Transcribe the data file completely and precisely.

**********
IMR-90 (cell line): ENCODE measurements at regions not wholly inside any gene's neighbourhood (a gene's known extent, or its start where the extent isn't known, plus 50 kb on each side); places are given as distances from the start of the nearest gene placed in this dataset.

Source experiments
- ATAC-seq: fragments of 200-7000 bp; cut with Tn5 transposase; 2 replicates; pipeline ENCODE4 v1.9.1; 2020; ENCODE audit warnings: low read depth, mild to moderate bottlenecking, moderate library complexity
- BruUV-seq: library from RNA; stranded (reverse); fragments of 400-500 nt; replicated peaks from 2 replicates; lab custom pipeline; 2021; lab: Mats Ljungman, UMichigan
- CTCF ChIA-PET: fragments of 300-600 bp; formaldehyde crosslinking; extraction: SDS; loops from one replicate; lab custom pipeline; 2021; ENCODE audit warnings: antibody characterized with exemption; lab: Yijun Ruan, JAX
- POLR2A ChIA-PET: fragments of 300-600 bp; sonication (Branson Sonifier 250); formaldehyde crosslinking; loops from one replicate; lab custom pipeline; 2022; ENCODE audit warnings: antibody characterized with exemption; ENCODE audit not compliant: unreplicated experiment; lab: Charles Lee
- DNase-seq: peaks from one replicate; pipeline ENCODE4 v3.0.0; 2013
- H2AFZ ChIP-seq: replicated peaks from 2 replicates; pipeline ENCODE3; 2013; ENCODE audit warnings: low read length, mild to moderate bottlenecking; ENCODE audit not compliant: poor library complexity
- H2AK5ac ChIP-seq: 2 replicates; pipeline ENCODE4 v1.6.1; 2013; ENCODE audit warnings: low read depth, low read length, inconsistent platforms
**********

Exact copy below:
IMR-90 (cell line): ENCODE measurements at regions not wholly inside any gene's neighbourhood (a gene's known extent, or its start where the extent isn't known, plus 50 kb on each side); places are given as distances from the start of the nearest gene placed in this dataset.

Source experiments
- ATAC-seq: fragments of 200-7000 bp; cut with Tn5 transposase; 2 replicates; pipeline ENCODE4 v1.9.1; 2020; ENCODE audit warnings: low read depth, mild to moderate bottlenecking, moderate library complexity
- BruUV-seq: library from RNA; stranded (reverse); fragments of 400-500 nt; replicated peaks from 2 replicates; lab custom pipeline; 2021; lab: Mats Ljungman, UMichigan
- CTCF ChIA-PET: fragments of 300-600 bp; formaldehyde crosslinking; extraction: SDS; loops from one replicate; lab custom pipeline; 2021; ENCODE audit warnings: antibody characterized with exemption; lab: Yijun Ruan, JAX
- POLR2A ChIA-PET: fragments of 300-600 bp; sonication (Branson Sonifier 250); formaldehyde crosslinking; loops from one replicate; lab custom pipeline; 2022; ENCODE audit warnings: antibody characterized with exemption; ENCODE audit not compliant: unreplicated experiment; lab: Charles Lee
- DNase-seq: peaks from one replicate; pipeline ENCODE4 v3.0.0; 2013
- H2AFZ ChIP-seq: replicated peaks from 2 replicates; pipeline ENCODE3; 2013; ENCODE audit warnings: low read length, mild to moderate bottlenecking; ENCODE audit not compliant: poor library complexity
- H2AK5ac ChIP-seq: 2 replicates; pipeline ENCODE4 v1.6.1; 2013; ENCODE audit warnings: low read depth, low read length, inconsistent platforms